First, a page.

About the Louisiana Voucher Program, Where Failure Really Is an Option
On May 19, 2016, Louisiana citizen James Finney submitted a public records request for data concerning student voucher applications submitted by the initial deadline of February 27, 2016, for the 2016-17 school year.
On July 21, 2016, the Louisiana Department of Education (LDOE) sent Finney this data file. (Note: This file is useful for deciphering school site codes.)
Louisiana’s voucher program has a poor reputation. In January 2016, the Brookings Institute published a piece entitled, “When Winners Are Losers: Private School Vouchers in Louisiana.” In February 2016, US News and World Report published an article entitled, “Evidence Mounts Against Louisiana Voucher Program.” In March 2016, Louisiana state superintendent John White was called out by state board members for promoting a report that said vouchers saved money in the face of testimony before the board that they actually cost more.
The point of the voucher program is that it is supposed to provide a means to exit “failing” public schools. But the voucher schools themselves seem to be playing catch-up to the supposedly “failing” feeder schools. In December 2015, Danielle Drelinger of the Times-Picayune noted the following based on the only available data on voucher school outcomes for 2014-15:
The Louisiana Education Department released scores Thursday (Dec. 17) for 37 of the state’s more than 130 voucher schools. These are the larger programs, which educated about two thirds of the 7,382 voucher students. The state does not calculate scores for the other schools because they don’t have enough students taking tests. …Several indicators were still low in 2015:
- If the voucher schools were their own school system, it would be the fifth-worst of 76 in the state.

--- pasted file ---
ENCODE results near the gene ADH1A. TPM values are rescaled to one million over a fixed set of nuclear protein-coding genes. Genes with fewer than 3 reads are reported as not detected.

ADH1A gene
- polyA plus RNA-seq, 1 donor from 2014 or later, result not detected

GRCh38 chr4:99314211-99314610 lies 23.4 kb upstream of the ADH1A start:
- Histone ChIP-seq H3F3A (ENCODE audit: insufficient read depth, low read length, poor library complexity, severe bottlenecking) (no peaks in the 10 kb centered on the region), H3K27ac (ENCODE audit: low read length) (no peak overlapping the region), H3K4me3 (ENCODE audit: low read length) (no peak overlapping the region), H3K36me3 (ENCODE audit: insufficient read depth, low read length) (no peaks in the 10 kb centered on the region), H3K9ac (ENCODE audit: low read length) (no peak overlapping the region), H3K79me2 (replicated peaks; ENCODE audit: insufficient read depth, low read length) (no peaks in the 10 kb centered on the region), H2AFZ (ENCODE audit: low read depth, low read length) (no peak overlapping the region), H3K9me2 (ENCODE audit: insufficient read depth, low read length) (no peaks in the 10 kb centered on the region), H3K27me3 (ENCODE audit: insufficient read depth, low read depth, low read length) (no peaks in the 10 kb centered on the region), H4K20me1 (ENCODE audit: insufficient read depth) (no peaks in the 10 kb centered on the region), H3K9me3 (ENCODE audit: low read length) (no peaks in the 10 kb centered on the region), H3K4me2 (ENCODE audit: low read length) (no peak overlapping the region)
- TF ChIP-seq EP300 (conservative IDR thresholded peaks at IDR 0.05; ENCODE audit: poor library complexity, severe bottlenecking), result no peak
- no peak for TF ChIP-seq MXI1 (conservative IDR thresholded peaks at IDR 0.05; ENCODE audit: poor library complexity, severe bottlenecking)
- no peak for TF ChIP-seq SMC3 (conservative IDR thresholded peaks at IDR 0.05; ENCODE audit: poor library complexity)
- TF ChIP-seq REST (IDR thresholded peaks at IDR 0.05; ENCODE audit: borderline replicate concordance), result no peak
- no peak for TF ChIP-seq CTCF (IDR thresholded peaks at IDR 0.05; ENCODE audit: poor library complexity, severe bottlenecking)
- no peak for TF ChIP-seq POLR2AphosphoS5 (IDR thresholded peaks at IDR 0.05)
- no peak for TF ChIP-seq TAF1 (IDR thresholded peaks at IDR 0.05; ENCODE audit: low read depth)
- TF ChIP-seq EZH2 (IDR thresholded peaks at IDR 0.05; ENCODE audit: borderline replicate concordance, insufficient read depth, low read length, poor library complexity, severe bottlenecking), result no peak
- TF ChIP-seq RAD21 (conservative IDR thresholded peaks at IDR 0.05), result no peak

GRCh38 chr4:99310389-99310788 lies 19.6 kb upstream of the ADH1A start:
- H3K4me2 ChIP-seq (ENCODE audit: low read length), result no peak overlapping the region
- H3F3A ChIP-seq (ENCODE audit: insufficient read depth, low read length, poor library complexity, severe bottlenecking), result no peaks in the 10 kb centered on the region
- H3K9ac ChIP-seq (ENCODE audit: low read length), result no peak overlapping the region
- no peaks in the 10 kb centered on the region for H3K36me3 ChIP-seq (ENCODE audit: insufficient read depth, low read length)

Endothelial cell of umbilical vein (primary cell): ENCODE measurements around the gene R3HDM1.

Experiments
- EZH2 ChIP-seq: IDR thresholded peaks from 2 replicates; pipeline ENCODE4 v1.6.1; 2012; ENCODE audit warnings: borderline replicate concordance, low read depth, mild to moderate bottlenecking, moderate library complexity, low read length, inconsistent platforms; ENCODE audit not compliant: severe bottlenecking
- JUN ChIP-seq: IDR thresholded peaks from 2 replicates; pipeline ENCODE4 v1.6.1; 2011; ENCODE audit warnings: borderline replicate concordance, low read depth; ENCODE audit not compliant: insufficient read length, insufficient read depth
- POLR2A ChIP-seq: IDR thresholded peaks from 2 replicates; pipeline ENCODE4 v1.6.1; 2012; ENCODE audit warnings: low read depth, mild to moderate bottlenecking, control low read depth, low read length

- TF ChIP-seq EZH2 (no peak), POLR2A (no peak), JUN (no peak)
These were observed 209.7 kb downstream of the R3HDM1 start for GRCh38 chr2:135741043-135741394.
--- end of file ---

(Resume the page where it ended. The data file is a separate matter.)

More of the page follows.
- Sixteen voucher schools scored fewer than 50 points out of a total of 150. In most years, that would grade out as an F on the state’s public school grading scale. …
So, the safe discussion to have is about gains… gains from pathetically, embarrassingly failing to less-pathetic, less-embarrassing failure, kind of like half-drowning but trying to pass it off as progress toward competitive-swim quality:
But Education Department officials said the program was moving in the right direction: …
- Despite the low absolute ranking, “The scholarship program’s increases in student achievement outpaced the majority” of public school systems,” Education Department officials wrote in a fact sheet.
Sure, on the whole, Louisiana’s voucher schools are flunkie, but in 2015, at a greater cost to the public than the public schools that they are trailing, voucher schools are, uh, less flunkie.
Let’s look at some numbers derived from that 2016-17 voucher application data file.
7,807 students who met the qualification for income eligibility applied for vouchers in 2016-17, where income eligibility means that the household income cannot exceed About the Louisiana Voucher Program, Where Failure Really Is an Option | deutsch29: